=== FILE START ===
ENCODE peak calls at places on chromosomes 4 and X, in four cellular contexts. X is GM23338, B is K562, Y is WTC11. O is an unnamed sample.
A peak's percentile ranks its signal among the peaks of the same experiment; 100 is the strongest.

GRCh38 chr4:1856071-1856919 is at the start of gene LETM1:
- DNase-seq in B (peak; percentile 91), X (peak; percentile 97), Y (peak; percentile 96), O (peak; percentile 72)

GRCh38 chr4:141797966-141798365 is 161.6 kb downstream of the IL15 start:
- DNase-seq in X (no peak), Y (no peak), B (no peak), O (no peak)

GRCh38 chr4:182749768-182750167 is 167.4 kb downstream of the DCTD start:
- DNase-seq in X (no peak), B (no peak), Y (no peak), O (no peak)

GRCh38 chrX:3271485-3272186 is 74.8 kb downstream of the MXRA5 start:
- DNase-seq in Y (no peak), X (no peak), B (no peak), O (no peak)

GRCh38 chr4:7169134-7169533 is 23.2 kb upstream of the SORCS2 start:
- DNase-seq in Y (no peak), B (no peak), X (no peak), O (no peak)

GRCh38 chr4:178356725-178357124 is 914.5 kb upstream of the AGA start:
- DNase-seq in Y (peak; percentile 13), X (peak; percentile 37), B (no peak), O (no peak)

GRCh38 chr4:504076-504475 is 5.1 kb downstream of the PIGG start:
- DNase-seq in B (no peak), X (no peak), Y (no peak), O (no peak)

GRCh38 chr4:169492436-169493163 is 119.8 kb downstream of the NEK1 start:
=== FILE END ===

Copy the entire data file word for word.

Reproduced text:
ENCODE peak calls at places on chromosomes 4 and X, in four cellular contexts. X is GM23338, B is K562, Y is WTC11. O is an unnamed sample.
A peak's percentile ranks its signal among the peaks of the same experiment; 100 is the strongest.

GRCh38 chr4:1856071-1856919 is at the start of gene LETM1:
- DNase-seq in B (peak; percentile 91), X (peak; percentile 97), Y (peak; percentile 96), O (peak; percentile 72)

GRCh38 chr4:141797966-141798365 is 161.6 kb downstream of the IL15 start:
- DNase-seq in X (no peak), Y (no peak), B (no peak), O (no peak)

GRCh38 chr4:182749768-182750167 is 167.4 kb downstream of the DCTD start:
- DNase-seq in X (no peak), B (no peak), Y (no peak), O (no peak)

GRCh38 chrX:3271485-3272186 is 74.8 kb downstream of the MXRA5 start:
- DNase-seq in Y (no peak), X (no peak), B (no peak), O (no peak)

GRCh38 chr4:7169134-7169533 is 23.2 kb upstream of the SORCS2 start:
- DNase-seq in Y (no peak), B (no peak), X (no peak), O (no peak)

GRCh38 chr4:178356725-178357124 is 914.5 kb upstream of the AGA start:
- DNase-seq in Y (peak; percentile 13), X (peak; percentile 37), B (no peak), O (no peak)

GRCh38 chr4:504076-504475 is 5.1 kb downstream of the PIGG start:
- DNase-seq in B (no peak), X (no peak), Y (no peak), O (no peak)

GRCh38 chr4:169492436-169493163 is 119.8 kb downstream of the NEK1 start: